There’s also a link between this venue and TPC Southwind, which now hosts the WGC FedEx St Jude. English and Gay have both won at both venues and form crosses over well.
Is There an Identikit Winner?
Fred Funk set the tone when he won the inaugural event at the age of 50 and although Hovland pulled the average age of the winners down last year when he won having just turned 23, the average age of the winners is still 34.
John Huh, who was 21 in 2012 and Harris English, who was 24 in 2013, are the only other winners that hadn’t reached the age of 30 when they won here. Kuchar, just like the 2016 winner, Perez, had just turned 40 in 2018 so age is no barrier but even though Hovland won at odds of around 28.027/1, fancied players don’t have a great record here and outsiders fare well.
The 2010 and 2011 winners, Cameron Beckman and Johnson Wagner, were treble-figure priced outsiders Perez was a 150.0149/1 chance. Todd was generally a 110.0109/1 chance in 2019 but he drifted all the way out to 190.0189/1 on the day before the off and Kizzire and Kuchar, the two winners before Todd, both went off at around 85.084/1. And although priced in the double-figure bracket, the four winners between and 2012 and 2015 weren’t especially well-fancied either.
Kizzire, Brian Gay and John Huh are the only three winners to break their PGA Tour ducks in the event so the majority of winners had already tasted victory. That’s not entirely surprising given the average age of the winners.
Winner’s Position and Exchange Price Pre-Round Four
2020 – Viktor Hovland – solo third, trailing by two 4.77/2
2019 – Brendon Todd led by one stroke *
2018 – Matt Kuchar led by four strokes 1.538/15
2017 – Patton Kizzire led by one stroke *
2016 – Pat Perez 2- trailing by one 5.14/1
2015 – Graeme McDowell T3 – trailing by three 9.617/2
* The 2017 & 2019 editions were interrupted by the weather so there weren’t breaks in play in-between rounds three and four. It was therefore not possible to capture the pre-round four prices
Hovland sat tied for fifth and just two off the lead after an opening 67 last year, before a 69 in round two saw him slip to eighth, but he sat third after a 63 in round three.
Todd trailed by just a stroke after round one two years ago and he was third and two back at halfway, but he led through three rounds and the two winners before him, Kuchar and Kizzire, both won wire-to-wire.
Every winner has shot a round in the 60s to kick the event off and, except for Pat Perez six years ago, every winner has been inside the top-ten at halfway. With the exception of Perez and Hovland (who trailed by seven in a tie for eighth) every winner has been no more than four adrift at halfway.
The first and second are tricky holes (ranked third and fifth hardest last year) but the front-nine, which contains two of the three par fives (holes five and seven) is much easier than the second nine. The par five 13th is the easiest hole on the course year after year but five of the six hardest holes are all encountered late on. Holes 12, 14, 16, 17 and 18 last year ranked as the second, fourth, first, tenth and sixth hardest.
World number seven, Justin Thomas, heads the market and he looks a great price at 19.018/1 given how prolific he is, how much the course should suit him, and that he’s more than ten points bigger than he went off at last year.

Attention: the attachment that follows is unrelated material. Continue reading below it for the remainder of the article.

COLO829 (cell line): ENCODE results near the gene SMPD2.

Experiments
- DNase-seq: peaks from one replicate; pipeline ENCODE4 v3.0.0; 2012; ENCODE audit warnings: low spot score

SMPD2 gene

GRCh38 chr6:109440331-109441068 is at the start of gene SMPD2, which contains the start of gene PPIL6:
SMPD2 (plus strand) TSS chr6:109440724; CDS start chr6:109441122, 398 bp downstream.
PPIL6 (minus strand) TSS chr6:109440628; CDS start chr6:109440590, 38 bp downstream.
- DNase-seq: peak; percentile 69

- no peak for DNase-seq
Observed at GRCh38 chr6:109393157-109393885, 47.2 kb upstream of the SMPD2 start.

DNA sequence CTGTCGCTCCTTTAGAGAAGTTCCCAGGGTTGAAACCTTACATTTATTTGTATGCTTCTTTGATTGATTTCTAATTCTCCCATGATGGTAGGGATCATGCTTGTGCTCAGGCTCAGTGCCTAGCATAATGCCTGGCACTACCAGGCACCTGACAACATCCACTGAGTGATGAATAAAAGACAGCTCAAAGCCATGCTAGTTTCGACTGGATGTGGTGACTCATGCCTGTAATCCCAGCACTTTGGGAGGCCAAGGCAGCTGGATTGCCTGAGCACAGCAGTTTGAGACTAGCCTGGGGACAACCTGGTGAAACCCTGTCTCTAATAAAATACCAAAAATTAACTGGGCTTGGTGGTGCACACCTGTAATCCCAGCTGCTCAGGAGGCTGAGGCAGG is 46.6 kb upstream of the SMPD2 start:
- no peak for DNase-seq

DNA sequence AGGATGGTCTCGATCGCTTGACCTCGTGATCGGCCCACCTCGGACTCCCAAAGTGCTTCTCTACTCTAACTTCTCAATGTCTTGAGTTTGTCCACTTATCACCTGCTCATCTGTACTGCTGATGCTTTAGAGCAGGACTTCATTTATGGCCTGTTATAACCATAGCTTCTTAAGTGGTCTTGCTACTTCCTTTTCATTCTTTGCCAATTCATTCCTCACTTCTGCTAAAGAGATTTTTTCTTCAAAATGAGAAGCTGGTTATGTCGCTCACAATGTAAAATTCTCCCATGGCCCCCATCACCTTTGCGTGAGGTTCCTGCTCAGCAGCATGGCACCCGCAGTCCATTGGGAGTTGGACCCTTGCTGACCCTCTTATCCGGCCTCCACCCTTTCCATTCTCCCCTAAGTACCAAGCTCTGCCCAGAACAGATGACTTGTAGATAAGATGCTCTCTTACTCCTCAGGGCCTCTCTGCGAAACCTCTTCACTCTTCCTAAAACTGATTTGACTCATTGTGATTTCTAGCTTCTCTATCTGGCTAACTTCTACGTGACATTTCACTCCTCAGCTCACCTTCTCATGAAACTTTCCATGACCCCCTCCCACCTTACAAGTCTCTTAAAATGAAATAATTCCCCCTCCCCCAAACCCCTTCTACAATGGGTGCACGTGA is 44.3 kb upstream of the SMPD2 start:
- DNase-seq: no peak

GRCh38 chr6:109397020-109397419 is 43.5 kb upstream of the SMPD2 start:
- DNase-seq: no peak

He was 24th here on debut way back in 2014 and he finished 12th last year after an awful start and with an ice-cold putter on Sunday. He sat tied 70th after an opening 72 before firing 67 on Friday and 62 on Saturday to get back into contention, only to get frustrated when he couldn’t get a putt to drop on pay day.
Thomas’ first two PGA Tour wins came back-to-back at the CIMB Classic in Malaysia in 2015 and 2016, when the course was still a Paspalum track, and in January 2016 he won consecutive events in Hawaii – the Sentry Tournament of Champions and the aforementioned Sony Open (which he won by seven strokes!). Since then, he’s won another ten PGA Tour titles including a USPGA Championship and a couple of WGCs and the 13th of his 14 wins to date was the FedEx St Jude in August last year so he has an abundance of form at courses that correlate with this one.
Thomas has form figures at the WGC-Mexico Championship that read 5-2-9-6 and he returns to the country in fair form having finished fourth at both the Tour Championship and The Northern Trust in two of his last four starts. He was only 18th at the CJ Cup last time out but signed off with an eight-under-par 64.
Abraham Ancer won this year’s WGC St Jude and he has course form figures reading MC-55-9-21-8-12. Since his win in Memphis in August, he’s produced only ordinary form that reads 64-9-11-MC-14 and he looks short enough to me given his St Jude success is the 30-year-old’s only victory to date.
The defending champ, Viktor Hovland, is the only other player trading at less than 30.029/1 and there’s nothing to suggest he shouldn’t perform well here again, although his fourth at the Tour Championship is his only top-ten in nine starts since he won the BMW International Open in Germany.
I’ll be back with at least two outsiders for the Find Me a 100 Winner later today or tomorrow but for now, my sole bet is on Justin Thomas at 19.018/1.
This isn’t a great tournament for favourites, but I really like Thomas’ chances. He’s no bigger than 14/1 on the High Street and that looks a fair price so the 19.018/1 on offer is huge.
Justin Thomas @ 19.018/1
*You can follow me on Twitter @SteveThePunter